It was his Father's, who passed in 1985. We first talked in July 2018, and I forgot about it. I was in the middle of many projects. I contacted him about 4 weeks ago to see if he was still interested. He was and sent it from Arizona 9 days ago. It arrived packed absolutely fantastic!!
The guitar is in pretty good shape, with many light dings and scratches all over, but nothing major. The action is definitely high, and the saddle is low. AND, the frets are low and very flat. Between .020" & .030", vs. the normal .040"/.045". There's nothing left to be able to crown. I could just replace the first 15 frets, or just do them all and sand the fretboard level. He also asked if I'd install an LR Baggs pickup.
I'll post pictures and hopefully take the neck off tomorrow.
The first step of a neck reset is to get the neck off. It is sometimes easy, sometimes brutal. This one has been a little of both.
ALWAYS cut the lacquer around the heel joint FIRST! Including the bottom.
Put tape around the fretboard, soundhole and bridge to protect them.
The heat shield to protect the top.
The heat from a 75W halogen bulb.
The steam generator (modified cappuccino machine) and the guitar clamped in the neck jig.
My FG-140 in the background.
And now the brutal part. Some fretboards separate clean, some do not. I could feel from the beginning the spatulas wouldn't go into the glue joint, they dove into the top. I tried probing from all sides at different angles. It was a tough one.
At least the neck joint came apart cleanly. Only a little of the side stuck to the heel.
And a chunk of the top is still on the fretboard extension. I'll remove that and reglue it to the top.
The heel and dovetail are pretty clean.
The top glued and clamped. Since the surface isn't flat (a piece is still stuck to the fretboard) I used a piece of cork and 4 clamps to hold it all down. A piece of wax paper is under the cork to keep it from getting glued to the top.
Tonight I'll unclamp it and see what it looks like. And remove the piece of top still attached to the fretboard and glue it back to the top. And maybe remove all the frets.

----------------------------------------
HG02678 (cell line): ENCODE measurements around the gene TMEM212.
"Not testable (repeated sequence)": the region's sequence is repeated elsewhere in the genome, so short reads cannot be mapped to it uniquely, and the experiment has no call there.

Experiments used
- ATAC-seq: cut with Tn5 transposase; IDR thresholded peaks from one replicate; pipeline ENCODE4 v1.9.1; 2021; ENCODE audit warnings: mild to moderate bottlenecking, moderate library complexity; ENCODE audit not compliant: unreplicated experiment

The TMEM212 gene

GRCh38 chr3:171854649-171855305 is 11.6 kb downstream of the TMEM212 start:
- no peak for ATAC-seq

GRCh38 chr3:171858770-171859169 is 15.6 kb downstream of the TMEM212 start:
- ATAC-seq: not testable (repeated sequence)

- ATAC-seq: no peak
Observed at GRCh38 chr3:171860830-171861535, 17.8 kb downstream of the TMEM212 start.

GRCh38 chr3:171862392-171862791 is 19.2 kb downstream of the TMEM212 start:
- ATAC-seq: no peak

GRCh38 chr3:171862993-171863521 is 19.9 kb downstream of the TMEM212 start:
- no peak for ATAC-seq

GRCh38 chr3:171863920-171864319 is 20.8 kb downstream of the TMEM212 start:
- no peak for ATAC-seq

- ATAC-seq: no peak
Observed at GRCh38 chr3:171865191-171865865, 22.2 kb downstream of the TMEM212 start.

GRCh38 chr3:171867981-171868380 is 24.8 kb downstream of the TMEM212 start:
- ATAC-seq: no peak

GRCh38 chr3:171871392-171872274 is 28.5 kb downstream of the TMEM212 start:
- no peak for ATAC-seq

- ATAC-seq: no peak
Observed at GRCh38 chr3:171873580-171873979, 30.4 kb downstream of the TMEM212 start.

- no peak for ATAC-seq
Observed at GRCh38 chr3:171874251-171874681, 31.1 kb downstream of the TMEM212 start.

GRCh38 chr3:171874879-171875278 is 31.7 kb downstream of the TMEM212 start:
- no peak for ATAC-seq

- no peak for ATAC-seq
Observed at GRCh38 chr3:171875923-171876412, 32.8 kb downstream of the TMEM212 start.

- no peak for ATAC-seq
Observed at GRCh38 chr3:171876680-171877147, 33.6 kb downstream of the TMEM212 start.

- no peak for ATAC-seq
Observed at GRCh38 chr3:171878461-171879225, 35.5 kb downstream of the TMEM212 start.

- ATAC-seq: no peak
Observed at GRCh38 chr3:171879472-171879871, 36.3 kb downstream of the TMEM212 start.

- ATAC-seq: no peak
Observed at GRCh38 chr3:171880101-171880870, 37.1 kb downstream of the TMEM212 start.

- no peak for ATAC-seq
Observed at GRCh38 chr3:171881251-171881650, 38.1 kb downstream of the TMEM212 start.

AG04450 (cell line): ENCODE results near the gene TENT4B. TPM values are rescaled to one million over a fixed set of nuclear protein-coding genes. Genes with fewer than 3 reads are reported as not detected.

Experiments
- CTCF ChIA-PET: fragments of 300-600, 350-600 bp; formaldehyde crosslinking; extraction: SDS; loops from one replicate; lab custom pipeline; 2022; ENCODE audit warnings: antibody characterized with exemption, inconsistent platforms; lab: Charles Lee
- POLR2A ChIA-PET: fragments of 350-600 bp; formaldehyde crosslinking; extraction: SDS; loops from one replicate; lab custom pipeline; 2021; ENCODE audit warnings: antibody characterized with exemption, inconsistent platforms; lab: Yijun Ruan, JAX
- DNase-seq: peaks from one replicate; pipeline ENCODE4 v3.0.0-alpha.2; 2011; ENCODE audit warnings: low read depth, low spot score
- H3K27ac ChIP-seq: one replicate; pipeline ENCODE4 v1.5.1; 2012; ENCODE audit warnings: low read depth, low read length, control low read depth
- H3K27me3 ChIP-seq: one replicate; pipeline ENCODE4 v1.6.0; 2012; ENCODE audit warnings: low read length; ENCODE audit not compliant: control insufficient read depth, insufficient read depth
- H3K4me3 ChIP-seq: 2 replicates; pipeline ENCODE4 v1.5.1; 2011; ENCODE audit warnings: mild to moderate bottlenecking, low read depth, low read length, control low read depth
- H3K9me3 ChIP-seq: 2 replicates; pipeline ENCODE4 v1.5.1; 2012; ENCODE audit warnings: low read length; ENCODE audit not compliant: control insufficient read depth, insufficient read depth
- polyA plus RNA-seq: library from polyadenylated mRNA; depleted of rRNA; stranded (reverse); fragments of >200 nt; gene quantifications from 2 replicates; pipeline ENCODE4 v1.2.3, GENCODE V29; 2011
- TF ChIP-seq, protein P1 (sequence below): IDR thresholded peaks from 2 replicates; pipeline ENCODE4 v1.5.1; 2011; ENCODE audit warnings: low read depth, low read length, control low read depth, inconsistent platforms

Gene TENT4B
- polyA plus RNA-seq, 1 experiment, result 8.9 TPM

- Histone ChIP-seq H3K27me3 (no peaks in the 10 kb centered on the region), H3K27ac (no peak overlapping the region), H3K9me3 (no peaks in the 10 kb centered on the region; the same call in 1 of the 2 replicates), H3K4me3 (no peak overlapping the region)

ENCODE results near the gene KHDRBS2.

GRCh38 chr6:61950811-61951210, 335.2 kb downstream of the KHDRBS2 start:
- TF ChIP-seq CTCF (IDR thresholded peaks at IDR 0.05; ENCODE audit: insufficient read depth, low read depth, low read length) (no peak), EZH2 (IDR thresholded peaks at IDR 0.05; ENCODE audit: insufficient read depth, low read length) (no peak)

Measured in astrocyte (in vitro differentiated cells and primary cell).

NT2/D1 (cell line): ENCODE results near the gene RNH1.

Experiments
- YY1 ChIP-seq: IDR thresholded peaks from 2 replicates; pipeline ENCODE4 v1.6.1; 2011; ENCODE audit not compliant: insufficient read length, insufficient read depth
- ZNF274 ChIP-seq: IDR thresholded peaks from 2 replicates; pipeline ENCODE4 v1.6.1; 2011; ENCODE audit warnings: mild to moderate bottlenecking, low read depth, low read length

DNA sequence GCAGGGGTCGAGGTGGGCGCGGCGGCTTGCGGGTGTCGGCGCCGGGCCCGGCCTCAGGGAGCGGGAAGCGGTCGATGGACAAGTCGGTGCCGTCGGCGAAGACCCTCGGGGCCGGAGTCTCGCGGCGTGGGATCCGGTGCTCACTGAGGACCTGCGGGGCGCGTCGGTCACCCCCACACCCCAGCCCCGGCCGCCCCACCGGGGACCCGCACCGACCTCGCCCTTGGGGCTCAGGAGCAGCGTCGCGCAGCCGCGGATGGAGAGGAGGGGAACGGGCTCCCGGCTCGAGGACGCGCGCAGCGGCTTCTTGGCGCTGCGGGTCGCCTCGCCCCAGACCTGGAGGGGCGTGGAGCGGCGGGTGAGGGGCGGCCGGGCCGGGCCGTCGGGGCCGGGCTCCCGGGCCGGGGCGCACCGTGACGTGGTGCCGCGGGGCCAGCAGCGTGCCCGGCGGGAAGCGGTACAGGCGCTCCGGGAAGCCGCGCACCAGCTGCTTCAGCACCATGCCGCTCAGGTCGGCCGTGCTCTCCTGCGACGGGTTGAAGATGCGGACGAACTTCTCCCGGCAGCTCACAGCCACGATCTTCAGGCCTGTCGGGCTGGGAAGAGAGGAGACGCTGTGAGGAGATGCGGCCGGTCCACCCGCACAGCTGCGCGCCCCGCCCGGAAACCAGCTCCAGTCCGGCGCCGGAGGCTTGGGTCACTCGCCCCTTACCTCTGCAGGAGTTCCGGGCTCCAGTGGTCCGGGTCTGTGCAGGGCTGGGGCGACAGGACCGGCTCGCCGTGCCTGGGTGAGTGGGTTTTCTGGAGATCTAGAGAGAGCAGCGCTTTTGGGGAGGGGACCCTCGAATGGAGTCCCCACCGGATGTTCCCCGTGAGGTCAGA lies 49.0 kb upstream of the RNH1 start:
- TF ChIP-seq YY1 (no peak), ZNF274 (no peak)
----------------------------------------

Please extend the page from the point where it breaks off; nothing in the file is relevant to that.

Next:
I did find the top had separated from the neck block. No big deal, I'll glue that back down after the next step. I need to add that to my Neck Reset Guide. Ignoring that can cause big problems down the road.
Removed the top stuck to the fretboard and glued it back to the top.
Removed all the frets!!! MAN, where some of them tough to get out!! There was absolutely no gap under most of them. I have the good Stew Mac fret removal pliers and I couldn't get under them. Many times I just clipped a bit off the top of the fret. I eventually got them all out!! No chips!!
And one more for the night! I epoxied the top to the neck block. Opened the gap with a spatula, stuck tooth picks in the corners, mixed some epoxy, heated the epoxy with a hair dryer to thin it, and wiped it into the crack with my finger. A few times. Then clean up, quickly remove the tape, clean up some more, clamp, and clean up some more. It cleans up nicely with isopropyl alcohol, before it cures.
It's been over a week since the last update! A week ago I started leveling the fretboard.
This shows how deeply the pressed the frets into the fretboard. No surprise the frets were so hard to get out!!
After 1 week of no progress today I decided to take a half day vacation and get something done. I had been working on leveling the fretboard. It was tough because there was a hump between the 12th & 15th frets. Using a 4" radius block just followed the contour. A longer block would keep it in line with the other end of the fretboard. Stew Mac sells an 18" long aluminum radius beam for $168!! That's nuts!! So I made my own out of 2 radius blocks and a piece of rectangular aluminum extrusion I got from work. I taped the radius blocks to the aluminum extrusion, then taped 80 grit emery paper to the 16" radius block. That brought the hump down quickly. Then I smoothed the whole surface with the 15" radius block.
Now I need to widen and deepen the tret tang slots. Then bang in the frets.
I just got home from taking the wife to see Ford vs. Ferrari. It was pretty good, although it started a bit slow.